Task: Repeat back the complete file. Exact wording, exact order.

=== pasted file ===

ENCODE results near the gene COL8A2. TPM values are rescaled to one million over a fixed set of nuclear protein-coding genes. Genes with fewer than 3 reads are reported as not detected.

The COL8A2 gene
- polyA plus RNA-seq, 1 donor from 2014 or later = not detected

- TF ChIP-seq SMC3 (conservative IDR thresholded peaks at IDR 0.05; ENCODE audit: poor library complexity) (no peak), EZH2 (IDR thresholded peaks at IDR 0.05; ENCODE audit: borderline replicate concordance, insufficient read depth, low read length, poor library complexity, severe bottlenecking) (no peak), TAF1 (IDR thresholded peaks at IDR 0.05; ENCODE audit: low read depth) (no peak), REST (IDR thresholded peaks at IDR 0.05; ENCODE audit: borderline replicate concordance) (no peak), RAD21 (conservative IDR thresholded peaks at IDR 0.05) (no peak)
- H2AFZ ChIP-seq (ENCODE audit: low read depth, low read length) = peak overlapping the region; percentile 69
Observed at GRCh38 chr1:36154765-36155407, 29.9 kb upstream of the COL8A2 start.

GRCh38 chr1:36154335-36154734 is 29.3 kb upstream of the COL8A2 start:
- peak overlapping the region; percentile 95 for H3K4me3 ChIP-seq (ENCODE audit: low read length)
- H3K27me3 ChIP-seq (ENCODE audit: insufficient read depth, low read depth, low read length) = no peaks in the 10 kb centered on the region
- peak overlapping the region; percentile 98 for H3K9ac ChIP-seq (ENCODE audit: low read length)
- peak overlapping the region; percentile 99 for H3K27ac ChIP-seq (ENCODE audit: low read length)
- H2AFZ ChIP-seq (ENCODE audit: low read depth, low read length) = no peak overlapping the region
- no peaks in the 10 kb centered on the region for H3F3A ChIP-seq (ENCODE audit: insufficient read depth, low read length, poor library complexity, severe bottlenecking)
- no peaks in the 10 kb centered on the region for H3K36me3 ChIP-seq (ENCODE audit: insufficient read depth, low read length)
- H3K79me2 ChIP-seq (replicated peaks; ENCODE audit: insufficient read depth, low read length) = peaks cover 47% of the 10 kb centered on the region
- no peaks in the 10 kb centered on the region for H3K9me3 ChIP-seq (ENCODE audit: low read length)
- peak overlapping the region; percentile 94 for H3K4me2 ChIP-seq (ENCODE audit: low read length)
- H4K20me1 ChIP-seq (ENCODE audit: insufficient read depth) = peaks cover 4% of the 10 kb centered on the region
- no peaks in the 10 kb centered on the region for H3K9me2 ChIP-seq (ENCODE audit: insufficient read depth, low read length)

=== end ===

ENCODE results near the gene COL8A2. TPM values are rescaled to one million over a fixed set of nuclear protein-coding genes. Genes with fewer than 3 reads are reported as not detected.

The COL8A2 gene
- polyA plus RNA-seq, 1 donor from 2014 or later = not detected

- TF ChIP-seq SMC3 (conservative IDR thresholded peaks at IDR 0.05; ENCODE audit: poor library complexity) (no peak), EZH2 (IDR thresholded peaks at IDR 0.05; ENCODE audit: borderline replicate concordance, insufficient read depth, low read length, poor library complexity, severe bottlenecking) (no peak), TAF1 (IDR thresholded peaks at IDR 0.05; ENCODE audit: low read depth) (no peak), REST (IDR thresholded peaks at IDR 0.05; ENCODE audit: borderline replicate concordance) (no peak), RAD21 (conservative IDR thresholded peaks at IDR 0.05) (no peak)
- H2AFZ ChIP-seq (ENCODE audit: low read depth, low read length) = peak overlapping the region; percentile 69
Observed at GRCh38 chr1:36154765-36155407, 29.9 kb upstream of the COL8A2 start.

GRCh38 chr1:36154335-36154734 is 29.3 kb upstream of the COL8A2 start:
- peak overlapping the region; percentile 95 for H3K4me3 ChIP-seq (ENCODE audit: low read length)
- H3K27me3 ChIP-seq (ENCODE audit: insufficient read depth, low read depth, low read length) = no peaks in the 10 kb centered on the region
- peak overlapping the region; percentile 98 for H3K9ac ChIP-seq (ENCODE audit: low read length)
- peak overlapping the region; percentile 99 for H3K27ac ChIP-seq (ENCODE audit: low read length)
- H2AFZ ChIP-seq (ENCODE audit: low read depth, low read length) = no peak overlapping the region
- no peaks in the 10 kb centered on the region for H3F3A ChIP-seq (ENCODE audit: insufficient read depth, low read length, poor library complexity, severe bottlenecking)
- no peaks in the 10 kb centered on the region for H3K36me3 ChIP-seq (ENCODE audit: insufficient read depth, low read length)
- H3K79me2 ChIP-seq (replicated peaks; ENCODE audit: insufficient read depth, low read length) = peaks cover 47% of the 10 kb centered on the region
- no peaks in the 10 kb centered on the region for H3K9me3 ChIP-seq (ENCODE audit: low read length)
- peak overlapping the region; percentile 94 for H3K4me2 ChIP-seq (ENCODE audit: low read length)
- H4K20me1 ChIP-seq (ENCODE audit: insufficient read depth) = peaks cover 4% of the 10 kb centered on the region
- no peaks in the 10 kb centered on the region for H3K9me2 ChIP-seq (ENCODE audit: insufficient read depth, low read length)